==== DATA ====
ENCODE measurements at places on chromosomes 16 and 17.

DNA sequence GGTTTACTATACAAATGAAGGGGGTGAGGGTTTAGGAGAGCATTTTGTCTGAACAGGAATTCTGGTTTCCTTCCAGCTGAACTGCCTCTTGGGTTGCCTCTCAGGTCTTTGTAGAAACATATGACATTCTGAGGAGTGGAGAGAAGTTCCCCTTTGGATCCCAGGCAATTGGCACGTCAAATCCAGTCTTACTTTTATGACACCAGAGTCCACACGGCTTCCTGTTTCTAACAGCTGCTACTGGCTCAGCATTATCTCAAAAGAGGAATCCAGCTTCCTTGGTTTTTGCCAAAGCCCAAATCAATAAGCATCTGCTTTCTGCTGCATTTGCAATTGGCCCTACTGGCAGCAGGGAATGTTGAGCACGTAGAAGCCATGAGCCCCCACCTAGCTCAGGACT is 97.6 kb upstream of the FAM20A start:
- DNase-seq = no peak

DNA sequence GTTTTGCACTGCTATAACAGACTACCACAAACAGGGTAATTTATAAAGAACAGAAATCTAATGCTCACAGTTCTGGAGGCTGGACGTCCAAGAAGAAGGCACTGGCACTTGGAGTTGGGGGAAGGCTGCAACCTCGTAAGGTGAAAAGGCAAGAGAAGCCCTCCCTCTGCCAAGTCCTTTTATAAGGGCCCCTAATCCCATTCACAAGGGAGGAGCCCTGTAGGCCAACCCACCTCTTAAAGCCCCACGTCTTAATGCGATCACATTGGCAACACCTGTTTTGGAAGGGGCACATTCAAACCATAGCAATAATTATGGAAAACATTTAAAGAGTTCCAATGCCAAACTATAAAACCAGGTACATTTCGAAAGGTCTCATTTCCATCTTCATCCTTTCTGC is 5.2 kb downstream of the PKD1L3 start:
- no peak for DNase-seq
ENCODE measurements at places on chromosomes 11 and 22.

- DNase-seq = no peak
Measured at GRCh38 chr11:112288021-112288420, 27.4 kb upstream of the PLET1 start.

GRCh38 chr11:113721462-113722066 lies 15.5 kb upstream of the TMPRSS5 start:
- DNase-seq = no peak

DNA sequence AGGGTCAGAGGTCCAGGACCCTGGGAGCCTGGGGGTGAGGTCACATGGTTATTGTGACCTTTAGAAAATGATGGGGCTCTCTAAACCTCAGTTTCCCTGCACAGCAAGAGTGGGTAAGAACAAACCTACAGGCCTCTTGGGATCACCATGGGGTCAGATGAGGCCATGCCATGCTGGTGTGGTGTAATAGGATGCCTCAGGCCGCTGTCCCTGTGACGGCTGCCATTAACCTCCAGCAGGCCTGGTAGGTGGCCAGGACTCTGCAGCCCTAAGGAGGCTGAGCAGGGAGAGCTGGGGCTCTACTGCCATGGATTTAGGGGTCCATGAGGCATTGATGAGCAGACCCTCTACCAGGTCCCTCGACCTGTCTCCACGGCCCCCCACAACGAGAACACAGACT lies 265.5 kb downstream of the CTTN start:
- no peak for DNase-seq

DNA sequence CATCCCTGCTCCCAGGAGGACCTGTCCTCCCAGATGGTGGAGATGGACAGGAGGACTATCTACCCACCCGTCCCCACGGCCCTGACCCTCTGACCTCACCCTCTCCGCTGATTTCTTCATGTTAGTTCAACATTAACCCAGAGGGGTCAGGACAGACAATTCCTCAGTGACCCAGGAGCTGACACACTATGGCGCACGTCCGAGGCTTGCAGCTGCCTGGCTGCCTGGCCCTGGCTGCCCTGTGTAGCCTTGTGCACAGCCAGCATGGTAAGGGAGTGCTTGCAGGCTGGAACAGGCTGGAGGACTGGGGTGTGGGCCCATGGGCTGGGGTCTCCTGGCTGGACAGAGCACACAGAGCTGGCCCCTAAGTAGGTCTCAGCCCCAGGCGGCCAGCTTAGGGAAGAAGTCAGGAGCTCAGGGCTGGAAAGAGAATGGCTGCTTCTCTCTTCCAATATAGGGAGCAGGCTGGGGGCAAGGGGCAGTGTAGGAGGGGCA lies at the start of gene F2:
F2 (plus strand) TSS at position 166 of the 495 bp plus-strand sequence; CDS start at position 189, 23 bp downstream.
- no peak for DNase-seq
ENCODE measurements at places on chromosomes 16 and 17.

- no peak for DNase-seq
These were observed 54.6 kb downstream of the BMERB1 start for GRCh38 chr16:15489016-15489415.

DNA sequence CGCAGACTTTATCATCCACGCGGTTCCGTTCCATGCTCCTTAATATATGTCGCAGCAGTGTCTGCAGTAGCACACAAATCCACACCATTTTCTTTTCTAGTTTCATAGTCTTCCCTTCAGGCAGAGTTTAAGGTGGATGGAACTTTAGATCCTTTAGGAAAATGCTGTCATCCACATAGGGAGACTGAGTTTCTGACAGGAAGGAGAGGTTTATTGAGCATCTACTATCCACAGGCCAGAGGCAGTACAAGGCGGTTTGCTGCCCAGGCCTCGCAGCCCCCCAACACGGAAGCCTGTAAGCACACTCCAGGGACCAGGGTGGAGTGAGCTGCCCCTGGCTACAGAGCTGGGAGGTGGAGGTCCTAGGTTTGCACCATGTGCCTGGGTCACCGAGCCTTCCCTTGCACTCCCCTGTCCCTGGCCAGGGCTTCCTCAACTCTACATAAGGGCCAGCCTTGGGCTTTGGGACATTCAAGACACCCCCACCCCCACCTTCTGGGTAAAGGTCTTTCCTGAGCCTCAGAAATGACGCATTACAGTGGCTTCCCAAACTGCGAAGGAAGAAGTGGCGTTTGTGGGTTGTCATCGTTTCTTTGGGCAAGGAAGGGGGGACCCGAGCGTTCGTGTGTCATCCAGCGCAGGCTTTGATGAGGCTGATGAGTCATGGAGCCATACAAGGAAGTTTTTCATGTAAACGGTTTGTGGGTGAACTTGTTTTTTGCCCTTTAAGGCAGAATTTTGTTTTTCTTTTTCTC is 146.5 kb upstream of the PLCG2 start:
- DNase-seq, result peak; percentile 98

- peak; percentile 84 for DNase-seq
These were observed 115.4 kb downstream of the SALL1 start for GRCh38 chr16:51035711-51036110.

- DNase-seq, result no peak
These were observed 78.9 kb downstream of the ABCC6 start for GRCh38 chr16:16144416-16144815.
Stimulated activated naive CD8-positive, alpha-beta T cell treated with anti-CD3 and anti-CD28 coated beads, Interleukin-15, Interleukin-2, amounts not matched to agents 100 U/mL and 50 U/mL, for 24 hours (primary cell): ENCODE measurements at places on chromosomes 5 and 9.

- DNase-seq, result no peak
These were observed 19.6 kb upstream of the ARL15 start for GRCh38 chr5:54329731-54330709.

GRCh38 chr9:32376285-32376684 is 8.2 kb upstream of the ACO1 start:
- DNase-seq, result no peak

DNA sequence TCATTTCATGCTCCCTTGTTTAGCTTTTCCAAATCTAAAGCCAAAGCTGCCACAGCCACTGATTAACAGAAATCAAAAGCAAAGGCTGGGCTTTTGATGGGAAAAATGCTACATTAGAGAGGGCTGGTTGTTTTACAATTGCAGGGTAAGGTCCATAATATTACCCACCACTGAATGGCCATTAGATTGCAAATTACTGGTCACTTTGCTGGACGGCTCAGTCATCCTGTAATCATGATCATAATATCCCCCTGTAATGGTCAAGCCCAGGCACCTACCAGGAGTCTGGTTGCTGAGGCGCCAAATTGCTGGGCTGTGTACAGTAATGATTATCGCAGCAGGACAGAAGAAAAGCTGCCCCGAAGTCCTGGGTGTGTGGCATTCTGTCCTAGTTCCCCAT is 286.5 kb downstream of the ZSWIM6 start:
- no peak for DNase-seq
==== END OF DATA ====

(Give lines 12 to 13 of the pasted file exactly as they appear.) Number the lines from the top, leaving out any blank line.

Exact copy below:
- no peak for DNase-seq

DNA sequence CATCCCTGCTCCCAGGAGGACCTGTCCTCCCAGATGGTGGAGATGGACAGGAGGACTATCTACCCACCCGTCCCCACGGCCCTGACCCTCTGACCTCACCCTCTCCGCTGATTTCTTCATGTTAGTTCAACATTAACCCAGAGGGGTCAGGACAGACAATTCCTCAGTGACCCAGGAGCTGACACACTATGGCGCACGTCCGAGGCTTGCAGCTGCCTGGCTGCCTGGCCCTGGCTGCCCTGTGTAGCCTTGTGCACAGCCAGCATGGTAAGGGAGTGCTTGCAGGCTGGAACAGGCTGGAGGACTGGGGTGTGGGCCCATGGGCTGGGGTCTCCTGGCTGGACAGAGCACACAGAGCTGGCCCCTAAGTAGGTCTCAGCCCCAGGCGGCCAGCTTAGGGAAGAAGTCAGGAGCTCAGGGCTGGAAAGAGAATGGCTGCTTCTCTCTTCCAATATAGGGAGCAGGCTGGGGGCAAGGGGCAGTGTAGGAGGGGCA lies at the start of gene F2: